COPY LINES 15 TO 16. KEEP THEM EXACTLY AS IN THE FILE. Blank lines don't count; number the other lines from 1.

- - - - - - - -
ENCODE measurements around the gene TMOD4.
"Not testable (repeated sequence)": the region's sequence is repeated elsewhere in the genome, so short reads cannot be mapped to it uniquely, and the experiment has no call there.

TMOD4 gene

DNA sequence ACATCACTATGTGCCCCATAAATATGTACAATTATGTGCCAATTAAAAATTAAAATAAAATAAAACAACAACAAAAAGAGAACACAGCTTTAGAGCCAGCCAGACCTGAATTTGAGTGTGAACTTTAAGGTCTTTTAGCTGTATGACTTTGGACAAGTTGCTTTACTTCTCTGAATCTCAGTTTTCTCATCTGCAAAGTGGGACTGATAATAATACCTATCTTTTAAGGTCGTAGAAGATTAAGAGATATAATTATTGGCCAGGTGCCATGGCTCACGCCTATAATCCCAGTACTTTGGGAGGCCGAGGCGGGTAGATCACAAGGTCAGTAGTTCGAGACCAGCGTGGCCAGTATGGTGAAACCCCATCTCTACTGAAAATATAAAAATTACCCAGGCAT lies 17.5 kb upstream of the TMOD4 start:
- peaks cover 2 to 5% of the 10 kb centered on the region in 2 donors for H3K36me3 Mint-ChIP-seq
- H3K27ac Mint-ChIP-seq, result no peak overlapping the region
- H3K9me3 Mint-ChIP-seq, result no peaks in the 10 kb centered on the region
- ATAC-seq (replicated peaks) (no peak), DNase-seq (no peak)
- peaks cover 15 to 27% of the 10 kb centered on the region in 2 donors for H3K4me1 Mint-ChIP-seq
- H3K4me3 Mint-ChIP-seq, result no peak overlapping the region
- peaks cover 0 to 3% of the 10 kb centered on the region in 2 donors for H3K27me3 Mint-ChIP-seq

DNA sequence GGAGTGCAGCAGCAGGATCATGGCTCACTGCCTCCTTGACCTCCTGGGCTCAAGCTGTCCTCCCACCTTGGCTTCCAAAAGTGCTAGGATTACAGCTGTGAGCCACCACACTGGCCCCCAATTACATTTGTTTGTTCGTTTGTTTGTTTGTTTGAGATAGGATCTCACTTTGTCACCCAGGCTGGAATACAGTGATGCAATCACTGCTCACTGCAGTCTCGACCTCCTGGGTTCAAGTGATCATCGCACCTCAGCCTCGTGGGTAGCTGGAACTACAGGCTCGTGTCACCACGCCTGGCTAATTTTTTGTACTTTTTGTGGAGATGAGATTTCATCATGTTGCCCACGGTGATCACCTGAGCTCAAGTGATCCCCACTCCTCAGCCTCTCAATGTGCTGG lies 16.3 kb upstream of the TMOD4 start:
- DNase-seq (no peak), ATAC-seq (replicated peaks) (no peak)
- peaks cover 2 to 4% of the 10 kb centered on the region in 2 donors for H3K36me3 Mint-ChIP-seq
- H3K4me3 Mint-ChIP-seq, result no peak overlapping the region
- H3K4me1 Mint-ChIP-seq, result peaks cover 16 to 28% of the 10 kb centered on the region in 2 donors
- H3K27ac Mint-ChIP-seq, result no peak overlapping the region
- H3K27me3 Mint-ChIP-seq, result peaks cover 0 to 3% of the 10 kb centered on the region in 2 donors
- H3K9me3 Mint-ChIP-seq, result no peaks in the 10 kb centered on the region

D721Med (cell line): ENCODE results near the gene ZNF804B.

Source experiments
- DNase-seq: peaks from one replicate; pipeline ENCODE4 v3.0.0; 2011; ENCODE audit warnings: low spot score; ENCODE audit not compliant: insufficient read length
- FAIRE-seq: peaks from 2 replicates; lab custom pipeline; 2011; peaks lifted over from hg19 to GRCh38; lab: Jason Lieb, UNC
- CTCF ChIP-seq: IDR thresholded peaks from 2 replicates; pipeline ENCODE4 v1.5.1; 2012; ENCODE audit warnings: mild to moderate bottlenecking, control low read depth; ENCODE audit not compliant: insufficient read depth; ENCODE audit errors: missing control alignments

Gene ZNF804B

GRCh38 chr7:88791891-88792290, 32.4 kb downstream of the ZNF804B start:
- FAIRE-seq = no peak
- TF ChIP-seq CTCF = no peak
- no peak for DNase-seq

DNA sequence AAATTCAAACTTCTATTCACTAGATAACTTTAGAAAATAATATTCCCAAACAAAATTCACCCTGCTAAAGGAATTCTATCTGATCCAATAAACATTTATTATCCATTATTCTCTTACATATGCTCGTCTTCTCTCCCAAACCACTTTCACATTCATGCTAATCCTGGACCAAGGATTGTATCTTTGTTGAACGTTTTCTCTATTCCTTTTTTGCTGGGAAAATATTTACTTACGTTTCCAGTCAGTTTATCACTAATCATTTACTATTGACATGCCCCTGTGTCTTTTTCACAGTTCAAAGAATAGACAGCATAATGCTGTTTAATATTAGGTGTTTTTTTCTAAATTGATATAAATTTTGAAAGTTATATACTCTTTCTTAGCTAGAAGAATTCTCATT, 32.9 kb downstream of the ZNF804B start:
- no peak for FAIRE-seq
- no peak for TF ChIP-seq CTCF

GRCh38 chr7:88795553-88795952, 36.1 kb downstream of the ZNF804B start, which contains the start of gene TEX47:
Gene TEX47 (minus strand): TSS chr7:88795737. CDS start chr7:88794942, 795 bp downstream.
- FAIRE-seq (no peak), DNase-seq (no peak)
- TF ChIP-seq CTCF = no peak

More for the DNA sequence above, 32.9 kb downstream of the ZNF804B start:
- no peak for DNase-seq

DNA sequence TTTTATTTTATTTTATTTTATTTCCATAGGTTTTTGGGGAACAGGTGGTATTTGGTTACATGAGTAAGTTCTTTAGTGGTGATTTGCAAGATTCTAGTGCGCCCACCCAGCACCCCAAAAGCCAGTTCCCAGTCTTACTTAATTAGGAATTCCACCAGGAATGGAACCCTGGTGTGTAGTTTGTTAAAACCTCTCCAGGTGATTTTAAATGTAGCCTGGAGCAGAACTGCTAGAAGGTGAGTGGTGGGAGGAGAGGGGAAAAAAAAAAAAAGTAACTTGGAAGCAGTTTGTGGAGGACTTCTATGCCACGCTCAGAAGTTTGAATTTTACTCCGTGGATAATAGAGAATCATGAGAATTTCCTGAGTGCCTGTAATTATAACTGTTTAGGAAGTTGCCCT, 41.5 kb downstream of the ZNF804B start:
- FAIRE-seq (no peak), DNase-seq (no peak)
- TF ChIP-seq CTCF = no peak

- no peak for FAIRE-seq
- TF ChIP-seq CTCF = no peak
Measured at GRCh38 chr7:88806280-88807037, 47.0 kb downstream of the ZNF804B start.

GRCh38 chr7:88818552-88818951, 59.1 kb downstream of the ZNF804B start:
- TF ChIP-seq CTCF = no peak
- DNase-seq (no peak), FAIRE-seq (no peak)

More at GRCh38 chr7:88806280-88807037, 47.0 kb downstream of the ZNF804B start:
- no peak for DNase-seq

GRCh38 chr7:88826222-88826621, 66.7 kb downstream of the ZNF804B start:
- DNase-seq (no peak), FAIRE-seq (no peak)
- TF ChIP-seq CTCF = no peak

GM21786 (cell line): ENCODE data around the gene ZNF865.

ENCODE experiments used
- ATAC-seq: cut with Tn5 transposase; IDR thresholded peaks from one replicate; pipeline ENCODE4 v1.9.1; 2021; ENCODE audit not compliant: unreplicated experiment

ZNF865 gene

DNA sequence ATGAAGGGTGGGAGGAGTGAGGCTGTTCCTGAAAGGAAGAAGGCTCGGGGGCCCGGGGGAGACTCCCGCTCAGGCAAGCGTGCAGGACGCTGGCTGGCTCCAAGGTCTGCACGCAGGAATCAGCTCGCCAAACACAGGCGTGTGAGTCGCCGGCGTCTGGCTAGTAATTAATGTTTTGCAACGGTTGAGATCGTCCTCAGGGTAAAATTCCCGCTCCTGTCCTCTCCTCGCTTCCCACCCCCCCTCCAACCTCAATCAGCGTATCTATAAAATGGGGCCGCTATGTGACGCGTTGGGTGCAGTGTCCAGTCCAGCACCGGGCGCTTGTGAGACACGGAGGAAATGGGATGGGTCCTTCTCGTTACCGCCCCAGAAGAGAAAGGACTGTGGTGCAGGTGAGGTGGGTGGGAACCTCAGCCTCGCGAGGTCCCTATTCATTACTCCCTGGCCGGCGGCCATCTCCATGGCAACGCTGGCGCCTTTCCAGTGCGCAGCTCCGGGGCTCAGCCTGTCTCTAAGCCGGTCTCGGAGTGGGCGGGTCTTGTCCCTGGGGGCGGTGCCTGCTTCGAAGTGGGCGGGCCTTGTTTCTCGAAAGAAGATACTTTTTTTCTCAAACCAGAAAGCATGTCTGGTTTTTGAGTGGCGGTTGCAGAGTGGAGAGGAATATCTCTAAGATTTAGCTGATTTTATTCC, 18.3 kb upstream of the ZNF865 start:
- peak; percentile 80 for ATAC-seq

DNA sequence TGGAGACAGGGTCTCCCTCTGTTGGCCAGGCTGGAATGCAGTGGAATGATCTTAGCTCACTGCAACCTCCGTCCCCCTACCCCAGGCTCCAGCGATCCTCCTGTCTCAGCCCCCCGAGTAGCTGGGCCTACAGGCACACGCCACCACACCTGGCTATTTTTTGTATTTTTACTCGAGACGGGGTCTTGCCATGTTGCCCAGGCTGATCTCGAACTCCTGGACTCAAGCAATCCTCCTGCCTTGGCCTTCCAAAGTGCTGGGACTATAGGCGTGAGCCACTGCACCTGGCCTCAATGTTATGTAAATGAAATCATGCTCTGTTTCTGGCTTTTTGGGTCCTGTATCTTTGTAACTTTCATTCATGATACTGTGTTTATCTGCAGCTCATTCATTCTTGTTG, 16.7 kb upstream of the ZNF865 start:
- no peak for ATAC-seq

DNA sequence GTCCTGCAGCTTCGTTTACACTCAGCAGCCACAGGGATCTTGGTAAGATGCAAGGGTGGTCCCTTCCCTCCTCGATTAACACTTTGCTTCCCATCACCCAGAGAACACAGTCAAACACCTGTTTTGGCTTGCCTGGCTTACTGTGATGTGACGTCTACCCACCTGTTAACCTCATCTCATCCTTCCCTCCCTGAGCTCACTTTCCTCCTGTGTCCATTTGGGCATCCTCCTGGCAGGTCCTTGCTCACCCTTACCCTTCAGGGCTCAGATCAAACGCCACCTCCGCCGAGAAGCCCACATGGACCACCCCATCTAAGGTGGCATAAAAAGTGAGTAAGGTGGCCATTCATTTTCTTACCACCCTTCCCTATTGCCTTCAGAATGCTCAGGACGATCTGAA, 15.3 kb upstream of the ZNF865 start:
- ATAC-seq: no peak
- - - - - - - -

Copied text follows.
- H3K4me3 Mint-ChIP-seq, result no peak overlapping the region
- H3K4me1 Mint-ChIP-seq, result peaks cover 16 to 28% of the 10 kb centered on the region in 2 donors